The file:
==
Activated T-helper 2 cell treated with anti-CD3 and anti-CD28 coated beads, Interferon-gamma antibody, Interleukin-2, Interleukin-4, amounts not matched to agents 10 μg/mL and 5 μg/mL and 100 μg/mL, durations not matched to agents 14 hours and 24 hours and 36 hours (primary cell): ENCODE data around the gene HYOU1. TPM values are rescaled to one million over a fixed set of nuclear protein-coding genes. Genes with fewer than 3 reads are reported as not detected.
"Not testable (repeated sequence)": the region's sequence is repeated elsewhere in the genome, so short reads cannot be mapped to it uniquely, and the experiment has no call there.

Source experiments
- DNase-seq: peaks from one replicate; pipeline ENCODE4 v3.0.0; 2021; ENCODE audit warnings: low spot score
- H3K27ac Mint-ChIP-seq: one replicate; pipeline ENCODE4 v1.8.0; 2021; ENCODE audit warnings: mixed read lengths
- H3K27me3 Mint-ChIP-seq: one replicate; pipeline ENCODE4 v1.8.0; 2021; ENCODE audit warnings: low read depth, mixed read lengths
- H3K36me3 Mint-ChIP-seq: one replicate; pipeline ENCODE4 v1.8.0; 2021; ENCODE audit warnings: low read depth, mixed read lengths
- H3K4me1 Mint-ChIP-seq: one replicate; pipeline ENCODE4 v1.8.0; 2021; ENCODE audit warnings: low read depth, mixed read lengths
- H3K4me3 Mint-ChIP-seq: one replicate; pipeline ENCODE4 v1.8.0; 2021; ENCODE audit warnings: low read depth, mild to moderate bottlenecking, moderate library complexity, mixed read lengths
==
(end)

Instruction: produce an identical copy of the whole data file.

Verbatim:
Activated T-helper 2 cell treated with anti-CD3 and anti-CD28 coated beads, Interferon-gamma antibody, Interleukin-2, Interleukin-4, amounts not matched to agents 10 μg/mL and 5 μg/mL and 100 μg/mL, durations not matched to agents 14 hours and 24 hours and 36 hours (primary cell): ENCODE data around the gene HYOU1. TPM values are rescaled to one million over a fixed set of nuclear protein-coding genes. Genes with fewer than 3 reads are reported as not detected.
"Not testable (repeated sequence)": the region's sequence is repeated elsewhere in the genome, so short reads cannot be mapped to it uniquely, and the experiment has no call there.

Source experiments
- DNase-seq: peaks from one replicate; pipeline ENCODE4 v3.0.0; 2021; ENCODE audit warnings: low spot score
- H3K27ac Mint-ChIP-seq: one replicate; pipeline ENCODE4 v1.8.0; 2021; ENCODE audit warnings: mixed read lengths
- H3K27me3 Mint-ChIP-seq: one replicate; pipeline ENCODE4 v1.8.0; 2021; ENCODE audit warnings: low read depth, mixed read lengths
- H3K36me3 Mint-ChIP-seq: one replicate; pipeline ENCODE4 v1.8.0; 2021; ENCODE audit warnings: low read depth, mixed read lengths
- H3K4me1 Mint-ChIP-seq: one replicate; pipeline ENCODE4 v1.8.0; 2021; ENCODE audit warnings: low read depth, mixed read lengths
- H3K4me3 Mint-ChIP-seq: one replicate; pipeline ENCODE4 v1.8.0; 2021; ENCODE audit warnings: low read depth, mild to moderate bottlenecking, moderate library complexity, mixed read lengths